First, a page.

• Harrison Experimental Forest / US Forest Service / Saucier, MS - Three trees from a population there were used in a photosynthetic experiment. Torreya Guardian Paul Camire queried by email in 2018 and learned that several specimens have died and the 15 remaining trees (sickly, 5ft and under in size) are struggling and infected with the blight. Editor's note: This location is only about 20 miles inland of the Gulf Coast, so rampant disease is not unexpected.Georgia: The ABG and the Georgia Department of Natural Resources outplanted 19 individuals of T. taxifolia at the Smithgall Woods in White County in north Georgia. The purpose of the Smithgall Woods collection and two additional off-site plantings (Blairesville, GA and Vogel State Park) were to establish safeguarding populations of Torreya to conserve material that had been propagated at the ABG in backup collections at more than one location. The material planted at Smithgall Woods was propagated from all Georgia source population material (Army Corps. Of Engineers, site at Woodruff Dam, Lake Seminole, in Georgia). The trees have grown quite large and are now reproductively mature producing male and female cones annually. Most of the plants were placed in full sun and they are quite healthy. The trees at Vogel State park are smaller than those at Smithgall Woods and have not yet reached reproductive maturity.The 2010 Recovery Plan Update (p. 9) documented seed production at Smithgall Woods:The Atlanta Botanical Garden (ABG) and the Georgia Department of Natural Resources outplanted 19 individuals of T. taxifolia at the Smithgall Woods in White County in north Georgia. The purpose of the Smithgall Woods collection and two additional offsite plantings (Blairesville, GA and Vogel State Park) were to establish safeguarding populations of Torreya to conserve material that had been propagated at the ABG in backup collections at more than one location (CruseSanders 2010, pers. comm.). The material planted at Smithgall Woods was propagated from all Georgia source population material (Army Corps. of Engineers, site at Woodruff Dam, Lake Seminole, in Georgia). The trees have grown quite large and are now reproductively mature producing male and female cones annually. Most of the plants were placed in full sun and they are quite healthy. Major threats to the trees at this location are lawn management (weed wackers) and fire ants. The trees at Vogel State park are smaller than those at Smithgall Woods and have not yet reached reproductive maturity (Cruse-Sanders 2010, pers. comm.).Editor's Note: Two law review articles posit that the existing Endangered Species Act and regulations would allow officials to move ahead with "assisted migration" with no need for modification. They are:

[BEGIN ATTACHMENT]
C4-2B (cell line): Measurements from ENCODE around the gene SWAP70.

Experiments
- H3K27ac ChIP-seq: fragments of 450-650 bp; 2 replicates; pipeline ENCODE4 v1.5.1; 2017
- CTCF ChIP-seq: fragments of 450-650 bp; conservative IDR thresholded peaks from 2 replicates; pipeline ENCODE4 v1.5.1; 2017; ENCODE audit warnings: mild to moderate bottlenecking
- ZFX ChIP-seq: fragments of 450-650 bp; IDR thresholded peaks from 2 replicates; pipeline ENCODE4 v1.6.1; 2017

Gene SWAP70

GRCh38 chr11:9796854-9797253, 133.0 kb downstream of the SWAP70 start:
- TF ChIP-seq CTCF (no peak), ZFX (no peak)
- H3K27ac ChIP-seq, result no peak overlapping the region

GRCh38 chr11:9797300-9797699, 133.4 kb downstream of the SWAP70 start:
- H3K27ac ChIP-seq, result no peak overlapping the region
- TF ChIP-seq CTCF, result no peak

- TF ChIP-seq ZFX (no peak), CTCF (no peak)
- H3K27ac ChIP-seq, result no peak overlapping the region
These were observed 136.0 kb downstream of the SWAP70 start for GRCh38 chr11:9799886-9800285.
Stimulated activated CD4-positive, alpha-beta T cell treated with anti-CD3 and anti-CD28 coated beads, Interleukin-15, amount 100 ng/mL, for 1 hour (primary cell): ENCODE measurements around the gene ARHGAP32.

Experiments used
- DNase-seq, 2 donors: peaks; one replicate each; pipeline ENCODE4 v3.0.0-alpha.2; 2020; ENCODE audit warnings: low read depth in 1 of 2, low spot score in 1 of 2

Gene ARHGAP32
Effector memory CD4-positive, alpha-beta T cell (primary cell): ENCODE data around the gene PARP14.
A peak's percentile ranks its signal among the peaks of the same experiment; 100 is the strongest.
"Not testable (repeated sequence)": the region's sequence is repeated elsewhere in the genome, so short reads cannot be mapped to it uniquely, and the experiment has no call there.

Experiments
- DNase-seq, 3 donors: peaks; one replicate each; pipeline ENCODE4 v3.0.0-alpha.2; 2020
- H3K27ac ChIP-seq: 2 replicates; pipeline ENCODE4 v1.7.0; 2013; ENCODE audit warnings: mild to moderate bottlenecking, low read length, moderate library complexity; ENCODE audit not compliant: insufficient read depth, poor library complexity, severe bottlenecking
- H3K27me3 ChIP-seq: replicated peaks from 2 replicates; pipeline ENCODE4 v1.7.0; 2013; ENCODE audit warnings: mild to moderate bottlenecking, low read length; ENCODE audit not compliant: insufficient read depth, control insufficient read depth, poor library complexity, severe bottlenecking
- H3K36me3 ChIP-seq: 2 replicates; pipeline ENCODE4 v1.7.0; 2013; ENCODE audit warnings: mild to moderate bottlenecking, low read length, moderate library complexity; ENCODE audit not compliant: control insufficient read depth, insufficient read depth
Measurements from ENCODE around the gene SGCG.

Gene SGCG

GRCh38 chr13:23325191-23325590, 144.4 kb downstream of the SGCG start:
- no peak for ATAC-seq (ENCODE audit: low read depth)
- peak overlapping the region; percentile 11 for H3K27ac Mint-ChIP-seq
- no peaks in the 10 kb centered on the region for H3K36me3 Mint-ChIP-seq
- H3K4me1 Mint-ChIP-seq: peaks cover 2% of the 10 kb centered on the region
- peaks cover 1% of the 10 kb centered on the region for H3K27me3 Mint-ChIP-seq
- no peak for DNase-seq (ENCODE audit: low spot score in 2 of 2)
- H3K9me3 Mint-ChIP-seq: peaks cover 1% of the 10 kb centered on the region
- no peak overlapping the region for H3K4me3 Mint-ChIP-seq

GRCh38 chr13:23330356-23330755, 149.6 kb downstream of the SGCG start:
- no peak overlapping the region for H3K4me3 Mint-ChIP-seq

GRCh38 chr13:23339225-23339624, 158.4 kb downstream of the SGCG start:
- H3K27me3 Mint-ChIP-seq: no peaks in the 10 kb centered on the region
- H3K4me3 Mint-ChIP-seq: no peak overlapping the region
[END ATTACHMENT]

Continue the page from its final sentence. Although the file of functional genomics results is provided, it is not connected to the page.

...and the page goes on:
• "Biodiversity on the Brink: The Role of 'Assisted Migration' in Managing Endangered Species Threatened with Rising Seas", by Jaclyn Lopez, Harvard Environmental Law Review, 2015.